Tuesday, November 22, 2011

Egyptian officials seek to assure Israel

From Israel HaYom:
Against the backdrop of a mass civilian uprising in Egypt, senior Egyptian diplomats have relayed a calming message to Israel declaring their commitment to preserving peace between the two countries, Army Radio reported Tuesday. The diplomats said the peace agreement with Israel was of strategic importance to Egypt.

Yitzhak Levanon, Israel's outgoing ambassador to Egypt, who recently returned to Egypt after being recalled in September when the Israeli Embassy was attacked by an angry mob, met with two senior Egyptian ministers who assured him that strategic ties with Israel would hold steady. Levanon was set to return to Israel on Tuesday.

Israeli officials had earlier expressed concern over the growing turmoil, telling Israel Hayom that "relations between our countries have actually improved recently, as evidenced by the Shalit deal, the release of Ilan Grapel, management of the gas pipeline issue, and ongoing cooperation in Sinai. We hope our cooperation will continue."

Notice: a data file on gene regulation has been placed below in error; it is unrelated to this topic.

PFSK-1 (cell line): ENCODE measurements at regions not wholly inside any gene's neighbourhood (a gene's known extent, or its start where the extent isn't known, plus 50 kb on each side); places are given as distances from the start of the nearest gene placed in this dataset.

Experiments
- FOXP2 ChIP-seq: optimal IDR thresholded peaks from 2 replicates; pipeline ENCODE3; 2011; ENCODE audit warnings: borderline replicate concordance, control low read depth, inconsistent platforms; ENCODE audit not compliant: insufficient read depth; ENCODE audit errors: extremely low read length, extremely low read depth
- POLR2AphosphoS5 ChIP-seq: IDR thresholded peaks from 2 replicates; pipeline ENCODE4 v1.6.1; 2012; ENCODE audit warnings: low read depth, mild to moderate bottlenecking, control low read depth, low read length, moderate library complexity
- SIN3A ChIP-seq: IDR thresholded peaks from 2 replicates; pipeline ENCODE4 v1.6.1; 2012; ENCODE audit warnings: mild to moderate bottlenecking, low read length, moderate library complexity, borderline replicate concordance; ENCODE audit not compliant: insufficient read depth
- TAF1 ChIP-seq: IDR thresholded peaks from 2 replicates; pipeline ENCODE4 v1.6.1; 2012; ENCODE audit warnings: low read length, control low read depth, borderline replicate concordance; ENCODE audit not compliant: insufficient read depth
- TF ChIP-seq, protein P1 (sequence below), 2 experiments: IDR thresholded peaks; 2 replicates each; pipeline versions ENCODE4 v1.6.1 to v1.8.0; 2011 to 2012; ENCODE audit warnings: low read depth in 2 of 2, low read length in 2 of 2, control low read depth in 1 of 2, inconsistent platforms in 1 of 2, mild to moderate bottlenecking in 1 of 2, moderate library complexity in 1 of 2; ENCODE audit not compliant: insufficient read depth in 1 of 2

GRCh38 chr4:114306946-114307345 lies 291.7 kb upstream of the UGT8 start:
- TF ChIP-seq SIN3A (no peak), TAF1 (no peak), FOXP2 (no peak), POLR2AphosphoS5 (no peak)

Egypt's calming message comes on the heels of the resignation of Egypt's government Monday, resulting from the rising civilian death toll and ever-growing rage from protesters who have streamed into Tahrir Square demanding an immediate end to military rule and the establishment of a civilian government.

Meanwhile, Iran is trying to convey the exact opposite message. From FARS:
Secretary-General of the Egyptian Amal Party Majdi Hussein condemned the Zionist regime for its hostile efforts to thwart the Egyptian people's uprising and revolution, and stressed once parliamentary elections are held in the country, Cairo will cut its ties with Israel.

"Although the relations between Egypt and Israel have been undermined after the collapse of Mubarak's regime, we are still unsatisfied with these conditions and serious efforts will be made after the elections to cut relations with the Zionist enemy completely," Hussein told FNA on Monday.

He said as it was shown in the Egyptian youths' raid on the Israeli embassy in September, which forced the Israeli ambassador to flee Cairo, the relations between Egypt and Israel are declining.
Everything is going to depend on the elections, assuming Egypt is still having them.

But no matter who ends up winning, we can expect massive anti-government rallies in Tahrir Square will become regular occurrences. Having toppled two governments with rallies, Egyptians might think that a few thousand loud people are a substitute for real democracy.